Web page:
post #11 of 29

I can hit long irons just fine but I find the utility of hybrids more useful. Mostly because I get myself into lies where the thin sole of an iron would snag in longer grass. If I hit a high percentage of FIR I'd use long irons. I've been using my 5h to chip when the situation calls for it and I've found I am pretty consistent doing that. Just all around handy clubs and easy to hit it well.

post #12 of 29
Quote:
Originally Posted by WUTiger View Post

I have PX 5.0 Rifle Flighted shafts. The flighting gives the longer irons get a little extra boost on launch to get the ball up, and keeps the short irons from ballooning.

 

So despite my HDCP, I will use the 3i when I play two particular courses in my area. I use it mainly as a driving iron on holes where I want to keep the shot low because of wind patterns.

 

Also, you can softstep the shafts on your 3i and maybe 4i. This involves putting a shaft tip-cut for a 2i into a 3i head, a 3i shaft into a 4i head, etc., and then butt-cutting the shaft to length. This softens the flex a little, and helps get the ball up. (This is the same principle involved in flighted shafts).

 

When I see you hit your 3I from 3" deep thick rough, then I'll believe that you have the right idea.  But I'll still keep my hybrid. a2_wink.gif

post #13 of 29
Quote:
Originally Posted by inthehole View Post

As a relatively new player - this confuses me.     I leaned my 3 iron up against my 3 wood & it's about 2 inches shorter.      To me, what makes a club "tough to hit" is the length of it.      I hit my 3 iron far better off the deck than my 3 wood because its shorter - and it's almost as long on an equivilent perfect shot.  

 

Granted, my 3 iron is a modern cavity backed, ultra forgiving hot faced version - not a muscle back or blade 3 iron that were standard issue years ago.      

 

Just for my piece of mind, I would love to hear the basis of why long irons are considered tougher to hit than much longer shafted fairway woods ?   Thanks

I am in the same boat as you.   I have so much less trouble hitting an iron solidly than I do a fairway wood or hybrid (off the ground) and I really have no idea exactly why.  I think it has something to do with the steepness of my swing, but I'm not really sure.  When I'm looking down at a 4 iron behind the ball, I have all the confidence in the world that I'm going to hit it solidly.  My 3 hybrid?  Not so much.  It's at the point now where I've temporarily, at least for the most part, sworn off those two clubs.  If it's a tight driving hole and I don't want to use a driver, I break out the 4 iron.  And unless it's a really short par 5, or super wide open, I'm always laying up with my seond shot.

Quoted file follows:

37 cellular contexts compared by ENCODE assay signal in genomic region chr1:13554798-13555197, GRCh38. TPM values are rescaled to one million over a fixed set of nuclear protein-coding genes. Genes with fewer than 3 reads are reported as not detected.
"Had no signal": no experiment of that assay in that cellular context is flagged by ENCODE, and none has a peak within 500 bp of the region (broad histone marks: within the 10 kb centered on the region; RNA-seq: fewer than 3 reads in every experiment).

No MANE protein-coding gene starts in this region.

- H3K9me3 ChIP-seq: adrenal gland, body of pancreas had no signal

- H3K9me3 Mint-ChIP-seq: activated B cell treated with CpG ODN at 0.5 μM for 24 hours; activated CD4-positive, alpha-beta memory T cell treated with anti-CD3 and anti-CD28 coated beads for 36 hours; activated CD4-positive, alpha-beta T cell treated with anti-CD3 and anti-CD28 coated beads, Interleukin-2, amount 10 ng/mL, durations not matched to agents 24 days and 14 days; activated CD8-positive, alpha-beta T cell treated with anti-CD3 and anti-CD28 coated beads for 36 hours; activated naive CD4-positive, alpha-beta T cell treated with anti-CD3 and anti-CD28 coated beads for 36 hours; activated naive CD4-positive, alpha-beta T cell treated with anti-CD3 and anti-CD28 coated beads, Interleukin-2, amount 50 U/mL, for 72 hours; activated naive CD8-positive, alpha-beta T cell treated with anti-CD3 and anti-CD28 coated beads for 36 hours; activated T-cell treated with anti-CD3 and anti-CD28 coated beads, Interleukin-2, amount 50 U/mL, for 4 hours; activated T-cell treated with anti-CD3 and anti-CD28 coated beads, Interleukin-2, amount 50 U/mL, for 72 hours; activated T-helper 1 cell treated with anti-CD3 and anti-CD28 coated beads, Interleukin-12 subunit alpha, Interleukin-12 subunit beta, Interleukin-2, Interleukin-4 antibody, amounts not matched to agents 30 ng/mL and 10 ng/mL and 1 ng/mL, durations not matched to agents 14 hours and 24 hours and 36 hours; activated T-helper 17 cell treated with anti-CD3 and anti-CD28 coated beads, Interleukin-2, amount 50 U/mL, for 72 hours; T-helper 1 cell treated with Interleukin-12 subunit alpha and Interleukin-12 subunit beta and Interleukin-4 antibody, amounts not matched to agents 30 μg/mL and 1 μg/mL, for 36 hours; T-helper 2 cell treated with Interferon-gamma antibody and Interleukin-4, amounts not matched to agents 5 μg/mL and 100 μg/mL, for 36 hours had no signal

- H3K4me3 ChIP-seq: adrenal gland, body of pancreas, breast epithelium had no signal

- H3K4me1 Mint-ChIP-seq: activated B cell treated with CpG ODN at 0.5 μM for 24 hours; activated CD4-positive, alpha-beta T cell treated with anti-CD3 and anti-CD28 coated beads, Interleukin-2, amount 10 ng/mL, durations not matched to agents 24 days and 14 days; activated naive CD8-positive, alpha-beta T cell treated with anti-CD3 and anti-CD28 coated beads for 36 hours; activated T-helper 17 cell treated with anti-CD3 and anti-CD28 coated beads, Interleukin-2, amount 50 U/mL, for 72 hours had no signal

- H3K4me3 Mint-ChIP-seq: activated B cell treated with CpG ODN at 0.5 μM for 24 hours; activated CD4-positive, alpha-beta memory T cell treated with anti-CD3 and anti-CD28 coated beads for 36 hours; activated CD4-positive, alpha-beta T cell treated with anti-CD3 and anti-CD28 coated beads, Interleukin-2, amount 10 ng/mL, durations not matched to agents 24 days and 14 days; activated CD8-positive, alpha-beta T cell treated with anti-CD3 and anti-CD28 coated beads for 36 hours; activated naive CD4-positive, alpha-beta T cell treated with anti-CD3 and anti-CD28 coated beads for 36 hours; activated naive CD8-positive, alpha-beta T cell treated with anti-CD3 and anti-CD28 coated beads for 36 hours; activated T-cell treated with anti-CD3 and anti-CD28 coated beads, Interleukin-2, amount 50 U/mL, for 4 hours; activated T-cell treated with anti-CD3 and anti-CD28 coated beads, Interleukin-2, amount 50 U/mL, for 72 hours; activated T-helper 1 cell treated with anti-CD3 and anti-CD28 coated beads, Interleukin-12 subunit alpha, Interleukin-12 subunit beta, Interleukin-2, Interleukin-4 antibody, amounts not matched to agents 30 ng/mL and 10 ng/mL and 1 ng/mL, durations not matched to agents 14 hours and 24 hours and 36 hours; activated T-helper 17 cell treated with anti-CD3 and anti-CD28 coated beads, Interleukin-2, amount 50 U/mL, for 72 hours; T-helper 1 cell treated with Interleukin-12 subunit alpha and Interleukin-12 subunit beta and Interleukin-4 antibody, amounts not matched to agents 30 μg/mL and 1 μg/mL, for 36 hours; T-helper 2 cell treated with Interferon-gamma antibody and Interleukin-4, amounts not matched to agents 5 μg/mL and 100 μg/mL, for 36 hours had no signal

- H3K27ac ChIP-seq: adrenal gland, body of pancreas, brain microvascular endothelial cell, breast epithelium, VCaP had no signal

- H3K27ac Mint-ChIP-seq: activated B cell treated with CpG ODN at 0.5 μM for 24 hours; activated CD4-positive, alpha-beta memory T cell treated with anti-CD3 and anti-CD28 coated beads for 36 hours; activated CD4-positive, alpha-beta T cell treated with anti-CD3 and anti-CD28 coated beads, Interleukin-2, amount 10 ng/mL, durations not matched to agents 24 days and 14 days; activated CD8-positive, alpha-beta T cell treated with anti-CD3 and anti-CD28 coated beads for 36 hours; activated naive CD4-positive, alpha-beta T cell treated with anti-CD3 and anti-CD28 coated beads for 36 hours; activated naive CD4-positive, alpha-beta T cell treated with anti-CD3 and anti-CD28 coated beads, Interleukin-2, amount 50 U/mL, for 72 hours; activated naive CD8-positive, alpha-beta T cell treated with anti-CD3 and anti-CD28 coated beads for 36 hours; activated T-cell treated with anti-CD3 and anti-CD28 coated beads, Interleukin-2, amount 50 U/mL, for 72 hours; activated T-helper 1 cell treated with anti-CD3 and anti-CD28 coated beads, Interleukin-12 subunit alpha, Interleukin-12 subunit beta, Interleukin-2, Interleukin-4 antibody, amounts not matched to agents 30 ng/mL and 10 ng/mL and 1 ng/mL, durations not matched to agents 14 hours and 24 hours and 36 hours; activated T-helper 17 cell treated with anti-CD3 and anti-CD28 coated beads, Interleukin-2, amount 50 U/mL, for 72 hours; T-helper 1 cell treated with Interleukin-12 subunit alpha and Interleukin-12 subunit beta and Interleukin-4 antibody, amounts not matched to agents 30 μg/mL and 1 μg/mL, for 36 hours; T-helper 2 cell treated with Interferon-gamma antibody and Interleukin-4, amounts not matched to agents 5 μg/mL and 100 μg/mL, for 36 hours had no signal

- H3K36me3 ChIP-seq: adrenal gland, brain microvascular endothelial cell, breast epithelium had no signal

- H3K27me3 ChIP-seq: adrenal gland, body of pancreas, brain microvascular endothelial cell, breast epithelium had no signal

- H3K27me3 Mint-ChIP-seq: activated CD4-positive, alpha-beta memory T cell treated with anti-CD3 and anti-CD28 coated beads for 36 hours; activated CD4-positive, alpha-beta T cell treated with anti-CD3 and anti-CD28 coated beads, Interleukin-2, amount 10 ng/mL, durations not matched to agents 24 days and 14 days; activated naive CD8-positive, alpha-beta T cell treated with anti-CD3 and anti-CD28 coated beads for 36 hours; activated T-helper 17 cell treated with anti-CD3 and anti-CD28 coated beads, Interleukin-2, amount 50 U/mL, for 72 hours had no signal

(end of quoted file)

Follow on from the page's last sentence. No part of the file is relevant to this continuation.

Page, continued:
I have a fun experiment coming up ... I'm flying to Montana and am meeting my parents there (who are driving) and instead of shipping or bringing clubs, I just sent my old set with them.  It's got a driver, a 4 wood, and a 2-pw set of titleist irons.  Should be interesting to see if that 2 iron still works for me. :)

 

Quote:
Originally Posted by WUTiger View Post

I have PX 5.0 Rifle Flighted shafts. The flighting gives the longer irons get a little extra boost on launch to get the ball up, and keeps the short irons from ballooning.

 

Also, you can softstep the shafts on your 3i and maybe 4i. This involves putting a shaft tip-cut for a 2i into a 3i head, a 3i shaft into a 4i head, etc., and then butt-cutting the shaft to length. This softens the flex a little, and helps get the ball up. (This is the same principle involved in flighted shafts).

I have no idea what you just said. :(

post #14 of 29
Quote:
Originally Posted by inthehole View Post

As a relatively new player - this confuses me.     I leaned my 3 iron up against my 3 wood & it's about 2 inches shorter.      To me, what makes a club "tough to hit" is the length of it.      I hit my 3 iron far better off the deck than my 3 wood because its shorter - and it's almost as long on an equivilent perfect shot.  

 

Granted, my 3 iron is a modern cavity backed, ultra forgiving hot faced version - not a muscle back or blade 3 iron that were standard issue years ago.      

 

Just for my piece of mind, I would love to hear the basis of why long irons are considered tougher to hit than much longer shafted fairway woods ?   Thanks